With physical education classes rapidly disappearing from schools across the country, and many kids preferring to spend their free time in front of screens instead of playing outdoors or in other active pursuits, it’s not surprising that a large percentage of U.S. children are not getting enough physical activity each day. And that lack of activity is undoubtedly contributing to the alarming rise in childhood obesity.
Alarmed that his own daughter was becoming an unfit kid, Doug Werner, a veteran of the health and fitness industries, created a straightforward plan to help put her back on the path to better health and fitness. Abbie Gets Fit is based on that first-hand experience.
Featuring colorful illustrations and simple language, Abbie Gets Fit begins with Abbie’s realization that, based on a failed fitness evaluation at school, she is not as healthy or fit as she should be. Looking to her father for help, Abbie outlines her goals (to pass the next test and be able to write her name on the wall, as her friends already did) and agrees to follow her dad’s instructions. Over the next six months, Abbie begins each day with an early-morning walk, gradually working up to one hour and adding in some jogging. She also completes curl-ups and push-ups while receiving encouragement from her family. The story ends with Abbie not only passing the test, but doing well enough to beat the challenge goals, and writing her name on the wall.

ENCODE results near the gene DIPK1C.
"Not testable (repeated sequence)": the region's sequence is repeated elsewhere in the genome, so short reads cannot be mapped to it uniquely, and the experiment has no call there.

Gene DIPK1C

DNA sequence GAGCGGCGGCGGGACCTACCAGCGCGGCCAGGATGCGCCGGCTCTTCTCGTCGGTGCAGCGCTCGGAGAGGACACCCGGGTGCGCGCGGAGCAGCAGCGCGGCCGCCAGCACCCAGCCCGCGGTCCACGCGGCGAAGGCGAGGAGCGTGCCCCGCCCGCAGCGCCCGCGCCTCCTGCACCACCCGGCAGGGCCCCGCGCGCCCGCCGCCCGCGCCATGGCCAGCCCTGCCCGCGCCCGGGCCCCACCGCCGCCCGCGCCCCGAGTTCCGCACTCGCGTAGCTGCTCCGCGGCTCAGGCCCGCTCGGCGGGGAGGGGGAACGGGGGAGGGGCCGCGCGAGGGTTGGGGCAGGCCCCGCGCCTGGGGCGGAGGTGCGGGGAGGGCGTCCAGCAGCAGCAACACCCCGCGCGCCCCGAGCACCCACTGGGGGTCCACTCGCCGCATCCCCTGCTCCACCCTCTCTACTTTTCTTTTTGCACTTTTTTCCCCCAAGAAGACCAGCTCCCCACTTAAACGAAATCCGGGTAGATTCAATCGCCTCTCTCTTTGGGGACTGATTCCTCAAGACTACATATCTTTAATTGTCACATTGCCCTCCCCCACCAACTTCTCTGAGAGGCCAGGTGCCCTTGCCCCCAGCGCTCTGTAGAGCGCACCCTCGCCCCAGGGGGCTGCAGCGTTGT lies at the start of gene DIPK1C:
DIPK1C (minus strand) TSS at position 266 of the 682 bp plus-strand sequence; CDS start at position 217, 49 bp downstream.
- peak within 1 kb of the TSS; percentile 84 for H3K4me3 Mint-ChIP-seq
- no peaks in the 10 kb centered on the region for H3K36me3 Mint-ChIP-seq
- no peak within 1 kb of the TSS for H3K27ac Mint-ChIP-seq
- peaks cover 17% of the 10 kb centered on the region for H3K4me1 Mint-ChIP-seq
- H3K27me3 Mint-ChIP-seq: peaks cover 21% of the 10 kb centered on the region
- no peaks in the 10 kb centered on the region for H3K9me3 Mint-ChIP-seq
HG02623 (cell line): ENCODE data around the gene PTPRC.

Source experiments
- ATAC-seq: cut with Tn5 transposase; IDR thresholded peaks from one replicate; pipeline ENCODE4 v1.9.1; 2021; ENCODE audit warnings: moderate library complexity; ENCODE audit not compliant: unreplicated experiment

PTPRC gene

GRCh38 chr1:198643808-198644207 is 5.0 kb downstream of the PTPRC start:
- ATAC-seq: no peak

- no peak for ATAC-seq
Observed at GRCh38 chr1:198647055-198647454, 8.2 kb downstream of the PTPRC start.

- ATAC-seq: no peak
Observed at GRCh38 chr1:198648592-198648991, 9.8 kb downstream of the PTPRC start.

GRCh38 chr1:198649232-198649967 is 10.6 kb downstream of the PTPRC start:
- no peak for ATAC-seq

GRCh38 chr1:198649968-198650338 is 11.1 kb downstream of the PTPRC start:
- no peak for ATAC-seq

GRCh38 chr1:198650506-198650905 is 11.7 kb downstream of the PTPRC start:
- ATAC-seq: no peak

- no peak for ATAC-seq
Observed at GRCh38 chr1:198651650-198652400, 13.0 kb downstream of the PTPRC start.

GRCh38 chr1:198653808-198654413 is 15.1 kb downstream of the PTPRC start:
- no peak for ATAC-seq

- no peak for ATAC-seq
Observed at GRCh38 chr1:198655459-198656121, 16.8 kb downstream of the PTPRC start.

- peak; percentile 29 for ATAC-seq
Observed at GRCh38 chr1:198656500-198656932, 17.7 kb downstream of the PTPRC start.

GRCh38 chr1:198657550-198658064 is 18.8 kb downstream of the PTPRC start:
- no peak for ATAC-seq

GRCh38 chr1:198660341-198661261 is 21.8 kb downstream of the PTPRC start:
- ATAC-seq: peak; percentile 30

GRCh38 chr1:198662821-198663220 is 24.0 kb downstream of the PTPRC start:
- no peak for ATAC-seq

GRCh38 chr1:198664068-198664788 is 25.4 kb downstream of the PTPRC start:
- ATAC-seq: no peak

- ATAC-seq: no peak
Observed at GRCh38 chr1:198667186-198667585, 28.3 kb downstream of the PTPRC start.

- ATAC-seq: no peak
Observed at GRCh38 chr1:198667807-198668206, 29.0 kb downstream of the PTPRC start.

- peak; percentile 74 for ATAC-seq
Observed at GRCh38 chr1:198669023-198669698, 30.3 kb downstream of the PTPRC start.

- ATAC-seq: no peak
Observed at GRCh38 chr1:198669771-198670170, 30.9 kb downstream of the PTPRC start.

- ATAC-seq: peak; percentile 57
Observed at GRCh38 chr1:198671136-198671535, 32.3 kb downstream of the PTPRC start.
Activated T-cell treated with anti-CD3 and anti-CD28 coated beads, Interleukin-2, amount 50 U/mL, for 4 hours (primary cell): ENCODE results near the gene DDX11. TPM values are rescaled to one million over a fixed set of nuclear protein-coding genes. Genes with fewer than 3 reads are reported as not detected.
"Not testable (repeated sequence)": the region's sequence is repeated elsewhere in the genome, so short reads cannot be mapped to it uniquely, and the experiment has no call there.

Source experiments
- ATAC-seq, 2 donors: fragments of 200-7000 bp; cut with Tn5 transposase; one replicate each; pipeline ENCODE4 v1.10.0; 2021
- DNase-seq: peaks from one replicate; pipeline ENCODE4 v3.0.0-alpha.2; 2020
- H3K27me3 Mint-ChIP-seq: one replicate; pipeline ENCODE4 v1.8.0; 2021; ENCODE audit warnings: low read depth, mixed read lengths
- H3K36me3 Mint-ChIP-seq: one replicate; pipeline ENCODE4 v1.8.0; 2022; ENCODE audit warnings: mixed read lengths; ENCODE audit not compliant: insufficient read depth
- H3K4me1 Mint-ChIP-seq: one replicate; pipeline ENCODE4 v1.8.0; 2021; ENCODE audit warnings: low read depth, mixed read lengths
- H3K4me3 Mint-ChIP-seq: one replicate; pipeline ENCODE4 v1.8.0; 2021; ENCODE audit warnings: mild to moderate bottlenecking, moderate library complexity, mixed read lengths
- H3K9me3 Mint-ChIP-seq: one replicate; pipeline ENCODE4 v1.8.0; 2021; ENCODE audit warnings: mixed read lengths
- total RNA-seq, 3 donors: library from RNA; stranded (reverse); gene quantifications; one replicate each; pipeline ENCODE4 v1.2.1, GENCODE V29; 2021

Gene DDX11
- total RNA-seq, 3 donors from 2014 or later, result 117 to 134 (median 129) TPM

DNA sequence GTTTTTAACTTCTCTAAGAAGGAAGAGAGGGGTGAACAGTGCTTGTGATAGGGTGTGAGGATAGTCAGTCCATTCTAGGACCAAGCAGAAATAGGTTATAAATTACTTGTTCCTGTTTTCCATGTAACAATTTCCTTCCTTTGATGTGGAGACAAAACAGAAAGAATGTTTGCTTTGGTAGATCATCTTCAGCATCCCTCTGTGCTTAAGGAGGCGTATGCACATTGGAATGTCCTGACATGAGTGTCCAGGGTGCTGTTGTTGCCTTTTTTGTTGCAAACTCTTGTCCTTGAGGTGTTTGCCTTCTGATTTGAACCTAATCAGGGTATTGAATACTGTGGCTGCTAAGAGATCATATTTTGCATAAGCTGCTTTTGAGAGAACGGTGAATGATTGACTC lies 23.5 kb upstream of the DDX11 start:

The story is thoughtfully told and the author does a good job of explaining why fitness is important and demonstrating that, while getting fit does not have to be a chore, it does require commitment. As a picture book, Abbie Gets Fit is most appropriate for children ages four to nine. Some of the longer conversations between Abbie and her father are a bit repetitive and, overall, the book would have benefited from tighter writing and editing. This does not detract, however, from the importance of the message, or the satisfaction of seeing Abbie complete the goal she has worked so hard to achieve.
What we liked:
- Provides a much-needed message about the importance of being physically fit and how to systematically achieve it
- Conversational tone and colorful illustrations will appeal to children ages four to nine
- Story demonstrates how children can achieve their goals when they are motivated and work hard
What we didn’t like:
- The writing could have benefited from tighter editing, which is particularly important when trying to hold a child’s attention.
August 27, 2012